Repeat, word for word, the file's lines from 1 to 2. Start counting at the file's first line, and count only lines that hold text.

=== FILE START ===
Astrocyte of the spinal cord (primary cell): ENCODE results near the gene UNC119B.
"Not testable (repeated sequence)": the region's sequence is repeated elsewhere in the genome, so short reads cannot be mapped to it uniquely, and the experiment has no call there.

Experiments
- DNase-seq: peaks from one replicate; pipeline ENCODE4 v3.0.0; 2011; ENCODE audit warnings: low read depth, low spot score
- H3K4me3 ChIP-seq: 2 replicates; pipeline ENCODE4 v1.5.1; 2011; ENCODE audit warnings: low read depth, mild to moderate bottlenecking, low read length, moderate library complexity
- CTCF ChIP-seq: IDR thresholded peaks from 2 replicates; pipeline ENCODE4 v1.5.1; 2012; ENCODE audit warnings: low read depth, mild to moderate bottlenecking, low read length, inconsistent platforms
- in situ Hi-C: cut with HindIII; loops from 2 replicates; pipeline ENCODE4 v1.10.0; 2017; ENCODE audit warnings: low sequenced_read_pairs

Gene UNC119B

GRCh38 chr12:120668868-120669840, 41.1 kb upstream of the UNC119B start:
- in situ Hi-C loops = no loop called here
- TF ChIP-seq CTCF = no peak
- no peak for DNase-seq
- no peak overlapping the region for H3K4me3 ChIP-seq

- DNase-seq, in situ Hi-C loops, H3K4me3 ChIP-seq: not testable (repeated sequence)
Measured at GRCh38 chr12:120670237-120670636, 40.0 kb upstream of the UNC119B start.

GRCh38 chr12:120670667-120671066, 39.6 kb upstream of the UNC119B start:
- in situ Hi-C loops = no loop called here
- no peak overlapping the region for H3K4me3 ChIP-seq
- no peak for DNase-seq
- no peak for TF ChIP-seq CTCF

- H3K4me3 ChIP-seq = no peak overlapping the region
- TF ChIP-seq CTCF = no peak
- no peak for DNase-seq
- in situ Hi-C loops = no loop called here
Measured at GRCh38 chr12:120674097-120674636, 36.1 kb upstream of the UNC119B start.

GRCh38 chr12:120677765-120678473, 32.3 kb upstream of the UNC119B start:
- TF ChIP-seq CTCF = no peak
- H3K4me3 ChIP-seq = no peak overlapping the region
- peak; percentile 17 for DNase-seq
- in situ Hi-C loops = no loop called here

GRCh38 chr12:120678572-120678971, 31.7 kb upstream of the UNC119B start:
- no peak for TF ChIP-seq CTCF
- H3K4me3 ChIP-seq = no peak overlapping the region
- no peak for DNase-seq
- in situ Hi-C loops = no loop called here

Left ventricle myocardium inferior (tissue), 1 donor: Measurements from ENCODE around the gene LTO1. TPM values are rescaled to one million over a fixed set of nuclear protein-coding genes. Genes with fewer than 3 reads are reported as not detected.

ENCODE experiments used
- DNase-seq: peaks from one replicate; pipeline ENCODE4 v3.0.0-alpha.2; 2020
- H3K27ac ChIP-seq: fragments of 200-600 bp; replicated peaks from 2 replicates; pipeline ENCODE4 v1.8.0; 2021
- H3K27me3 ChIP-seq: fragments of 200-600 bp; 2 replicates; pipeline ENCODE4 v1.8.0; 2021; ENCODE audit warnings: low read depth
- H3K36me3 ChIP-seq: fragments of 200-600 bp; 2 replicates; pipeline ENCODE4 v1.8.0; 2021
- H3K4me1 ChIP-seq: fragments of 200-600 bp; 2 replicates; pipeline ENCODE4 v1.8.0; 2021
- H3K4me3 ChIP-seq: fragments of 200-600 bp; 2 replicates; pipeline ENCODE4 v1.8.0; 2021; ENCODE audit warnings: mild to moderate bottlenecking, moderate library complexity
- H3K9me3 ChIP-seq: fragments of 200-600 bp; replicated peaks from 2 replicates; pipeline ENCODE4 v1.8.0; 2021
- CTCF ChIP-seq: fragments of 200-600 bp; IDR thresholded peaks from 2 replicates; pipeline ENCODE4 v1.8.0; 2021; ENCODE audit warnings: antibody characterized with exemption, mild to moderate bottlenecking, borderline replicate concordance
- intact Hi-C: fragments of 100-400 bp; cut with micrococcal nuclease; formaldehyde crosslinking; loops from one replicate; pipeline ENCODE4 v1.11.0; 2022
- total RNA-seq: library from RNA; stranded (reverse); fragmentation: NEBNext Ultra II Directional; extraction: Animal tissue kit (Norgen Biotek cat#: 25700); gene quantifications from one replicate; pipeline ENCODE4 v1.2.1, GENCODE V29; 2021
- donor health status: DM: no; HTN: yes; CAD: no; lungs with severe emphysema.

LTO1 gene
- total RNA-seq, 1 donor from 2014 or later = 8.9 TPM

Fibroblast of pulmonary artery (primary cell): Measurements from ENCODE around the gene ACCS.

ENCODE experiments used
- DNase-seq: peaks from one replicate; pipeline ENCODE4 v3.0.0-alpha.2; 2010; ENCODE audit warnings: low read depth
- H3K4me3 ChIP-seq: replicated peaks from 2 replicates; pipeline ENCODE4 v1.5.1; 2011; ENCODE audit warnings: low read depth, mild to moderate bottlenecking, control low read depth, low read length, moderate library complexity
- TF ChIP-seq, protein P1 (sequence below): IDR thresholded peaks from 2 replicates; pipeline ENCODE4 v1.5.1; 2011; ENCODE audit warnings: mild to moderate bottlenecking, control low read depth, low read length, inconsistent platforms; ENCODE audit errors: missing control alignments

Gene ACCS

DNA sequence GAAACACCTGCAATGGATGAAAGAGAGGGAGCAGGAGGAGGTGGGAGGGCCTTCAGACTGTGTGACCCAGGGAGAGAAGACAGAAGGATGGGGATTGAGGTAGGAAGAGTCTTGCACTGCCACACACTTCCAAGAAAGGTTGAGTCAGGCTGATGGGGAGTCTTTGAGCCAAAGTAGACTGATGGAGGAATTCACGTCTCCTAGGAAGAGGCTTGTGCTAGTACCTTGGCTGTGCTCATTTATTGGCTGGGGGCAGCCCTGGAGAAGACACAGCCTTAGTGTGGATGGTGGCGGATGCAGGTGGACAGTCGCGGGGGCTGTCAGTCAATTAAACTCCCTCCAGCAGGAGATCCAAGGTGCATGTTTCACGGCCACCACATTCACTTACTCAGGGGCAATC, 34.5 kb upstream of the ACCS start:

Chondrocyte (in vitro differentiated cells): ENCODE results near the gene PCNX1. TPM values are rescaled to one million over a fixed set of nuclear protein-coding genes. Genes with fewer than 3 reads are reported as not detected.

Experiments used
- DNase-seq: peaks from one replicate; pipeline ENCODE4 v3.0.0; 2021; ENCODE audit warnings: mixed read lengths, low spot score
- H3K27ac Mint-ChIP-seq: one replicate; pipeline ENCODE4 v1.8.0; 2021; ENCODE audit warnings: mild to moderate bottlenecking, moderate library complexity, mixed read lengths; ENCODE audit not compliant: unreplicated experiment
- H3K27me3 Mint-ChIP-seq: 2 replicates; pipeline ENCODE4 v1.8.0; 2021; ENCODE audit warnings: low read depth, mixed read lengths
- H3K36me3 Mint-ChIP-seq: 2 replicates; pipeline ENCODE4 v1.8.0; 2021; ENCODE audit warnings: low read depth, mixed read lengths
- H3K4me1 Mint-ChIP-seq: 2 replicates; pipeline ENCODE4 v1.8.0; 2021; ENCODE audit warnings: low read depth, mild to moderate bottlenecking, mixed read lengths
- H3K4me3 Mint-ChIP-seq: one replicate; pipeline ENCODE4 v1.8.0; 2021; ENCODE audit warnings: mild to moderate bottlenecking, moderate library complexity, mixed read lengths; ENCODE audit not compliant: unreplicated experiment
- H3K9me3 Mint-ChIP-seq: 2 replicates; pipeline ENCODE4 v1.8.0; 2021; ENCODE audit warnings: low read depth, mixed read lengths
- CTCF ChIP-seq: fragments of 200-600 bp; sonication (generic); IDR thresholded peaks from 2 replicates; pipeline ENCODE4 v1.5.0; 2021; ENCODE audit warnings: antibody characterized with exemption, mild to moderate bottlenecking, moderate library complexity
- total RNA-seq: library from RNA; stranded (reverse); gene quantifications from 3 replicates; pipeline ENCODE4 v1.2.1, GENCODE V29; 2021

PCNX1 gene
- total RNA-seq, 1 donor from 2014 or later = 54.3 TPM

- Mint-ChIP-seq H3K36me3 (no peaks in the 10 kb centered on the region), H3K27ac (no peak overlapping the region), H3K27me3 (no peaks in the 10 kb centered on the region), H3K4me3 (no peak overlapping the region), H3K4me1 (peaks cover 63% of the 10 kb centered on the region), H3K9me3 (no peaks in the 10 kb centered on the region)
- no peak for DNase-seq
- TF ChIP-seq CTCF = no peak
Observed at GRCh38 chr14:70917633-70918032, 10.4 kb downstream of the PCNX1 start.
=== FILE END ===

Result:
Astrocyte of the spinal cord (primary cell): ENCODE results near the gene UNC119B.
"Not testable (repeated sequence)": the region's sequence is repeated elsewhere in the genome, so short reads cannot be mapped to it uniquely, and the experiment has no call there.